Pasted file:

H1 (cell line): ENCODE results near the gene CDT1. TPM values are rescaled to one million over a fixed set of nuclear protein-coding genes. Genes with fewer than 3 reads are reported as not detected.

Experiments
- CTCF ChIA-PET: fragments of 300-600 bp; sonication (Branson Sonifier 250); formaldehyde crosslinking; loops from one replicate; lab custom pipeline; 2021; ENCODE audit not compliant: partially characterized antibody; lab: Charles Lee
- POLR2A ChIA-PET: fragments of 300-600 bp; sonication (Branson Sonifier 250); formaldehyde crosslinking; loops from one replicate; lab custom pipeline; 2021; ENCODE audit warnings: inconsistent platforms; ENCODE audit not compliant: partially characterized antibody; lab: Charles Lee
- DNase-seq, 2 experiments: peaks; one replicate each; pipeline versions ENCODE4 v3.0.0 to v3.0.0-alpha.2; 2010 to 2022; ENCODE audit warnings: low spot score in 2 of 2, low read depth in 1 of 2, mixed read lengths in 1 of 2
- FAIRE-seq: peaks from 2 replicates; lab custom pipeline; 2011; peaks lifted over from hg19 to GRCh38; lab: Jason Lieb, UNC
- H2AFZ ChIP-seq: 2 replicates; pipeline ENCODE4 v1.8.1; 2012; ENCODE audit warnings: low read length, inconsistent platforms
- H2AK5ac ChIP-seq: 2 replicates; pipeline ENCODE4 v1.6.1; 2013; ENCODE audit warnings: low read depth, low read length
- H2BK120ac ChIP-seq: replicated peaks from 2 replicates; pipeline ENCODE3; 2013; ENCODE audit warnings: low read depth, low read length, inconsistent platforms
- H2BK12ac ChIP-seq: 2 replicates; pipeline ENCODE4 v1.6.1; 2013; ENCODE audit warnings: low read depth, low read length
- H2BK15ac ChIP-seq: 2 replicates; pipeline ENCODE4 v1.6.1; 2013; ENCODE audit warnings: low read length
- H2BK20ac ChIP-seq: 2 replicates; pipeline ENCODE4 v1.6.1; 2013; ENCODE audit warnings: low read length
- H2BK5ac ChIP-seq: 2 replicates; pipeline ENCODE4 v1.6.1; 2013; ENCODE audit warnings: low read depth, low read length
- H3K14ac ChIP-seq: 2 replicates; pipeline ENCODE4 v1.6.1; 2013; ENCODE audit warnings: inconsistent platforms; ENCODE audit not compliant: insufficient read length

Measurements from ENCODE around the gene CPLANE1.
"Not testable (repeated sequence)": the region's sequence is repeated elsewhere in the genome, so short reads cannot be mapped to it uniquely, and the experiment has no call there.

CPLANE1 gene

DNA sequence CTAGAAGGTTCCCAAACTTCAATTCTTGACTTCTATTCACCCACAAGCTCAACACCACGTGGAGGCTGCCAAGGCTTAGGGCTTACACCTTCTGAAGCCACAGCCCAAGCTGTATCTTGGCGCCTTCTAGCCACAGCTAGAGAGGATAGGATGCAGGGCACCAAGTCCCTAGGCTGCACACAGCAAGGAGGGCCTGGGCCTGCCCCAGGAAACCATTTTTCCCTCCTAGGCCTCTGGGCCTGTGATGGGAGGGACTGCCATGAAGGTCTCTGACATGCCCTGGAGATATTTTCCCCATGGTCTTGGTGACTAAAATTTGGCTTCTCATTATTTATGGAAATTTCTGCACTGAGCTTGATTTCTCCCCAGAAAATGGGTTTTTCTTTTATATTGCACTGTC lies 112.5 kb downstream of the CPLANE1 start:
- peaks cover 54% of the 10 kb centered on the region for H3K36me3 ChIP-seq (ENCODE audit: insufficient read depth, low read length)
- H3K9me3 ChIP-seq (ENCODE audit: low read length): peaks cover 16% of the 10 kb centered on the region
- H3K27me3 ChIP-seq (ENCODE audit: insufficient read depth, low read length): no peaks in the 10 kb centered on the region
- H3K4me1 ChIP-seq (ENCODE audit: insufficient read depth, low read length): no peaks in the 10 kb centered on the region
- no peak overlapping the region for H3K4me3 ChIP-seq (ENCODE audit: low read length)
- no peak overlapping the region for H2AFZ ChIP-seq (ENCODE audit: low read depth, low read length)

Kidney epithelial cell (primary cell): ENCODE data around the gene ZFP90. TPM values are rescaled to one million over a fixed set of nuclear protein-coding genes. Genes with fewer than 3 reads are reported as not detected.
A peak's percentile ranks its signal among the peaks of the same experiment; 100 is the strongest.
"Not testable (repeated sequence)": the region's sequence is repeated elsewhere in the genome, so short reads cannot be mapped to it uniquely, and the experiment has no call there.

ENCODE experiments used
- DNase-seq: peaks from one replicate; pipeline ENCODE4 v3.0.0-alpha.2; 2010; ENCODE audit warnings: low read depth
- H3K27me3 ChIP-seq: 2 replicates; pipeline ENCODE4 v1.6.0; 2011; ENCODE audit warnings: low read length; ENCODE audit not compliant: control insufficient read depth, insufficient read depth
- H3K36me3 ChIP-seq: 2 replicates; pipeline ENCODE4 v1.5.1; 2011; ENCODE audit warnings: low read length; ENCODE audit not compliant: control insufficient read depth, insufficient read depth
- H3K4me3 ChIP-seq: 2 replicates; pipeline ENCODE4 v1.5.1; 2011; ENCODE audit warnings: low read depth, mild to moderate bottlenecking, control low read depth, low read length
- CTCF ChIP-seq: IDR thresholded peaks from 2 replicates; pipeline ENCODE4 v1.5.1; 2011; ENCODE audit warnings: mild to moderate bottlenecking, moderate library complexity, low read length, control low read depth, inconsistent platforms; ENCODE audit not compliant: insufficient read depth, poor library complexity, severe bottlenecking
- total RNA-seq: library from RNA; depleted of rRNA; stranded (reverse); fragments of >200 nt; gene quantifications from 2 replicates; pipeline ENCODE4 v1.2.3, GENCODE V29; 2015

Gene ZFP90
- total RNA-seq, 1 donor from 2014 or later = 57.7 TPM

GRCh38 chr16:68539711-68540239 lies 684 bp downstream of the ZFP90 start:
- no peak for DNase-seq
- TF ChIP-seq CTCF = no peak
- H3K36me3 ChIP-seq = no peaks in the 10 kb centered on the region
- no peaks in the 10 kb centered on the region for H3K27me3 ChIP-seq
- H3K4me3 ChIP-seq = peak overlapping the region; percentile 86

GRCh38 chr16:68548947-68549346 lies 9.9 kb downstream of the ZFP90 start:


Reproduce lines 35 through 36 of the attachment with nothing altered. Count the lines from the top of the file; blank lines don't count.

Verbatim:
Gene ZFP90
- total RNA-seq, 1 donor from 2014 or later = 57.7 TPM